Chapter 1: INTRODUCTION TO DIFFERENTIAL EQUATIONS
 Chapter 1.1: INTRODUCTION TO DIFFERENTIAL EQUATIONS
 Chapter 1.2: INTRODUCTION TO DIFFERENTIAL EQUATIONS
 Chapter 1.3: INTRODUCTION TO DIFFERENTIAL EQUATIONS
 Chapter 10: Plane Autonomous Systems
 Chapter 10.1: Plane Autonomous Systems
 Chapter 10.2: Plane Autonomous Systems
 Chapter 10.3: Plane Autonomous Systems
 Chapter 10.4: Plane Autonomous Systems
 Chapter 11: Fourier Series
 Chapter 11.1: Fourier Series
 Chapter 11.2: Fourier Series
 Chapter 11.3: Fourier Series
 Chapter 11.4: Fourier Series
 Chapter 11.5: Fourier Series
 Chapter 12: BoundaryValue Problems in Rectangular Coordinates
 Chapter 12.1: BoundaryValue Problems in Rectangular Coordinates
 Chapter 12.2: BoundaryValue Problems in Rectangular Coordinates
 Chapter 12.3: BoundaryValue Problems in Rectangular Coordinates
 Chapter 12.4: BoundaryValue Problems in Rectangular Coordinates
 Chapter 12.5: BoundaryValue Problems in Rectangular Coordinates
 Chapter 12.6: BoundaryValue Problems in Rectangular Coordinates
 Chapter 12.7: BoundaryValue Problems in Rectangular Coordinates
 Chapter 12.8: BoundaryValue Problems in Rectangular Coordinates
 Chapter 13: BoundaryValue Problems in Other Coordinate Systems
 Chapter 13.1: BoundaryValue Problems in Other Coordinate Systems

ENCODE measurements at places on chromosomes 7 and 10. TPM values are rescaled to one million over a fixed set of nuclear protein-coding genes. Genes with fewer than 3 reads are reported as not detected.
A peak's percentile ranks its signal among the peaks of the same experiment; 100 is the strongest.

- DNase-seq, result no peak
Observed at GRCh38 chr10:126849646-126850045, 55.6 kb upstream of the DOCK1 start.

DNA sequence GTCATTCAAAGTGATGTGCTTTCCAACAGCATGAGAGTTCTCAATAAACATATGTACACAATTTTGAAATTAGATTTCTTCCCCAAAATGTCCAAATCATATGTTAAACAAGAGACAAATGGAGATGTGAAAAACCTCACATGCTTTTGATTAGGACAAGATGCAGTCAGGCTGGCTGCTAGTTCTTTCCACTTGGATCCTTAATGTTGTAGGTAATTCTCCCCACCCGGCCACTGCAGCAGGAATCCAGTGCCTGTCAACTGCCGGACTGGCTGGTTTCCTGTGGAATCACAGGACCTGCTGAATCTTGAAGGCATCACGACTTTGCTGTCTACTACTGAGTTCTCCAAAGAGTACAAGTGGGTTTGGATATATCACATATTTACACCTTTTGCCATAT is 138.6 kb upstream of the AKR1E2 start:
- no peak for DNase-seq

Chapter 13.2: BoundaryValue Problems in Other Coordinate Systems
 Chapter 13.3: BoundaryValue Problems in Other Coordinate Systems
 Chapter 14.1: Integral Transforms
 Chapter 14.2: Integral Transforms
 Chapter 14.3: Integral Transforms
 Chapter 14.4: Integral Transforms
 Chapter 14.5: Integral Transforms
 Chapter 15: Numerical Solutions of Partial Differential Equations
 Chapter 15.1: Numerical Solutions of Partial Differential Equations
 Chapter 15.2: Numerical Solutions of Partial Differential Equations
 Chapter 15.3: Numerical Solutions of Partial Differential Equations
 Chapter 2: FirstOrder Differential Equations
 Chapter 2.1: FirstOrder Differential Equations
 Chapter 2.2: FirstOrder Differential Equations
 Chapter 2.3: FirstOrder Differential Equations
 Chapter 2.4: FirstOrder Differential Equations
 Chapter 2.5: FirstOrder Differential Equations
 Chapter 2.6: FirstOrder Differential Equations
 Chapter 3: Modeling with FirstOrder Differential Equations
 Chapter 3.1: Modeling with FirstOrder Differential Equations
 Chapter 3.2: Modeling with FirstOrder Differential Equations
 Chapter 3.3: Modeling with FirstOrder Differential Equations
 Chapter 4: HigherOrder Differential Equations
 Chapter 4.1: HigherOrder Differential Equations
 Chapter 4.2: HigherOrder Differential Equations
 Chapter 4.3: HigherOrder Differential Equations